[Rd] Colour Schemes
Deepayan Sarkar
deepayan.sarkar at gmail.com
Thu May 21 18:29:58 CEST 2009
On 5/21/09, Barry Rowlingson <b.rowlingson at lancaster.ac.uk> wrote:
> On Thu, May 21, 2009 at 2:18 PM, <Richard.Cotton at hsl.gov.uk> wrote:
>
> > Most of the plots where colour is typically used to signify a variable
> > already do map colours to data values. Take a look at help pages for
> > levelplot/contourplot/wireframe from the lattice package, and image from
> > base graphics.
> >
> > (The format is typically slightly different to your suggested
> > specification, though the principle is the same. The functions take a
> > vector of cut points, and a vector of colours.)
>
>
> The problem here is that the user doesn't have exact control of the
> mapping from value to colour. For example (using a slightly more
> safe-for-use-after-lunch version of the levelplot example grid):
>
> x <- seq(pi/4, 5 * pi, length.out = 100)
> y <- seq(pi/4, 5 * pi, length.out = 100)
> r <- as.vector(sqrt(outer(x^2, y^2, "+")))
> grid <- expand.grid(x=x, y=y)
> grid$z <- r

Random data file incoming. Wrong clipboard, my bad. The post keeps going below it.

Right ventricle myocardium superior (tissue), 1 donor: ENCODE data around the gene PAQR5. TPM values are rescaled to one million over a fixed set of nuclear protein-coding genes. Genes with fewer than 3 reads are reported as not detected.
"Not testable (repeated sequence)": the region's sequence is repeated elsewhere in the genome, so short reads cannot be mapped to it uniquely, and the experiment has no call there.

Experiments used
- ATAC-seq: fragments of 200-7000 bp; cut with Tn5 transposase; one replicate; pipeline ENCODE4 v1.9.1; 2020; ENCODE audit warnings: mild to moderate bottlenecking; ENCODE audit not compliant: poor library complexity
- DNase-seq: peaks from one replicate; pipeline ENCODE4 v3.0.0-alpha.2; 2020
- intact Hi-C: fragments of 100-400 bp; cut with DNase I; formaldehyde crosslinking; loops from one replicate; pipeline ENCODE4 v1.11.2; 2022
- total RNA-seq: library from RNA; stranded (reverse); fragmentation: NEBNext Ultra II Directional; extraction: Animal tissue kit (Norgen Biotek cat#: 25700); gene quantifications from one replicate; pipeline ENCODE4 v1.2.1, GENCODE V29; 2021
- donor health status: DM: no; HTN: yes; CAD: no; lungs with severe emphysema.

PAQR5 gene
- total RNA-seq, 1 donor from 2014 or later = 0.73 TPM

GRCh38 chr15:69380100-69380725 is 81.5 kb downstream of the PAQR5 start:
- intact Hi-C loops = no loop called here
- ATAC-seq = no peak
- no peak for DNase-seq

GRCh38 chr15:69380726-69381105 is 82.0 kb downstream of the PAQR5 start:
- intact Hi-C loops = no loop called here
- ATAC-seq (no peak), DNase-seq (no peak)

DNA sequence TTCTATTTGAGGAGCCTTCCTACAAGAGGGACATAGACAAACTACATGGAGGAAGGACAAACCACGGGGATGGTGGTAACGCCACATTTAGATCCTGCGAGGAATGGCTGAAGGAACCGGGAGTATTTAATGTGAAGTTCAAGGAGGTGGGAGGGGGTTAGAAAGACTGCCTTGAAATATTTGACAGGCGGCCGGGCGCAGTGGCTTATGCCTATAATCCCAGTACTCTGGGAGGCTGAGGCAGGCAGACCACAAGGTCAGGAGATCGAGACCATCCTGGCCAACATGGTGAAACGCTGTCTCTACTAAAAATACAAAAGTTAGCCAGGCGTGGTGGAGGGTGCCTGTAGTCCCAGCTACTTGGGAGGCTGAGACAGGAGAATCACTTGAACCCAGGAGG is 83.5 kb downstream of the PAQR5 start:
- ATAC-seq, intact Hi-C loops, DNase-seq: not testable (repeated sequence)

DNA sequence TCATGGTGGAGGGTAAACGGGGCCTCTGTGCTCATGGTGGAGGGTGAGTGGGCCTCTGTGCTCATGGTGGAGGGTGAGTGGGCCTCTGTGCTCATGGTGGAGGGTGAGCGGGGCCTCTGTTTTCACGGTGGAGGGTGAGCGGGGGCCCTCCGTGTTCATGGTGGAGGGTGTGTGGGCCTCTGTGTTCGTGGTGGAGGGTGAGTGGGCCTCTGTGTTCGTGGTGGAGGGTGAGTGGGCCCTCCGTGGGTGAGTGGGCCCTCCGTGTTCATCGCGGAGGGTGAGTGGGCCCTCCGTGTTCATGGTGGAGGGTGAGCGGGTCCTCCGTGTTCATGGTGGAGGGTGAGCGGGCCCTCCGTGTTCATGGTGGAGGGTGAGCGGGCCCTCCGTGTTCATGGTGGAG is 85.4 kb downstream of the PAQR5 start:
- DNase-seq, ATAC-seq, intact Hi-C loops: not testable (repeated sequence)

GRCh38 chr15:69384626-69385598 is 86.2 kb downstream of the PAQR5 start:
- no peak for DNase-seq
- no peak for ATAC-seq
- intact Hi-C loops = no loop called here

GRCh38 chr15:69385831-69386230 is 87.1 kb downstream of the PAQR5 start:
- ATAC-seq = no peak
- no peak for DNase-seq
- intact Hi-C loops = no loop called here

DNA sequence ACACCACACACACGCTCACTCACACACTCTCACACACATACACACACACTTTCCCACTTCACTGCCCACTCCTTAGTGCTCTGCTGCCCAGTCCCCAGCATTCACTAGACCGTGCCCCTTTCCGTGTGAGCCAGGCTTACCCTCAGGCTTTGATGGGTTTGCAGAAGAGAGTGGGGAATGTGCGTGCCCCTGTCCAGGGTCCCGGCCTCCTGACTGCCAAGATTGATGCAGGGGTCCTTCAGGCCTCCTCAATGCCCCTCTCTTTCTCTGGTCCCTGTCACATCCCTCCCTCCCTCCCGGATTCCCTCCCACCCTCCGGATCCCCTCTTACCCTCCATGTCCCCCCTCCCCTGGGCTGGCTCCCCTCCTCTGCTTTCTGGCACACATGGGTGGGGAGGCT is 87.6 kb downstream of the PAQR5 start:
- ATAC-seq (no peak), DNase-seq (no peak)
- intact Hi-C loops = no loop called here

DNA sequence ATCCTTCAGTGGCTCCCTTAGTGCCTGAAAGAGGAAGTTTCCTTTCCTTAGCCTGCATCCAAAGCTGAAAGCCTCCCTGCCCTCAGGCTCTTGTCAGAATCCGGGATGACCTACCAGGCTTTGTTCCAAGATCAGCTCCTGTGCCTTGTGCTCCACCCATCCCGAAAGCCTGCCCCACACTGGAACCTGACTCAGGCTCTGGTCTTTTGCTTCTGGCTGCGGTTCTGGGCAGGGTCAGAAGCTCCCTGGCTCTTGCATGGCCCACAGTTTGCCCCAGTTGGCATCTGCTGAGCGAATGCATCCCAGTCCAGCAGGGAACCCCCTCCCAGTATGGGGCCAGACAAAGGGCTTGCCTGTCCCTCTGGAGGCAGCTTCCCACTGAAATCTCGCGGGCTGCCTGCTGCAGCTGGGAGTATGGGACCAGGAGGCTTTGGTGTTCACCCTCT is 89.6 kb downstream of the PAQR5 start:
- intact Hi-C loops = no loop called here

> grid$z2 = r *0.5
>
>
> Then I do:
>
> levelplot(z~x*y, grid, cuts = 5, col.regions=rainbow(5))
>
> very nice, but suppose I want to show $r2 on the same colour scale, I
> can't just do:
>
> levelplot(z2~x*y, grid, cuts = 5, col.regions=rainbow(5))
>
> because that looks the same as the first one since levelplot uses the
> whole colour range.
But you could specify an explicit 'at' vector specifying the color
breakpoints: effectively, you want at = do.breaks(zlim, 5).
lattice does have a function called 'level.colors' that factors out
the color assignment computation.
-Deepayan
>
>
> The base graphics "image" function has zlim arguments which let you do:
>
> z=outer(1:10,1:10,"*")
> image(z)
> image(z/2, zlim=range(z))
>
> but again, not obvious, and complex/impossible when using more
> sophisticated colour mappings.
>
>
> > There may be some utility in creating functions to generate these colour
> > maps outside of the plotting functions, if only so that the code can be
> > recycled for new functions.
>
>
> Exactly, it would make a new package.
>
>
> Barry
>
>
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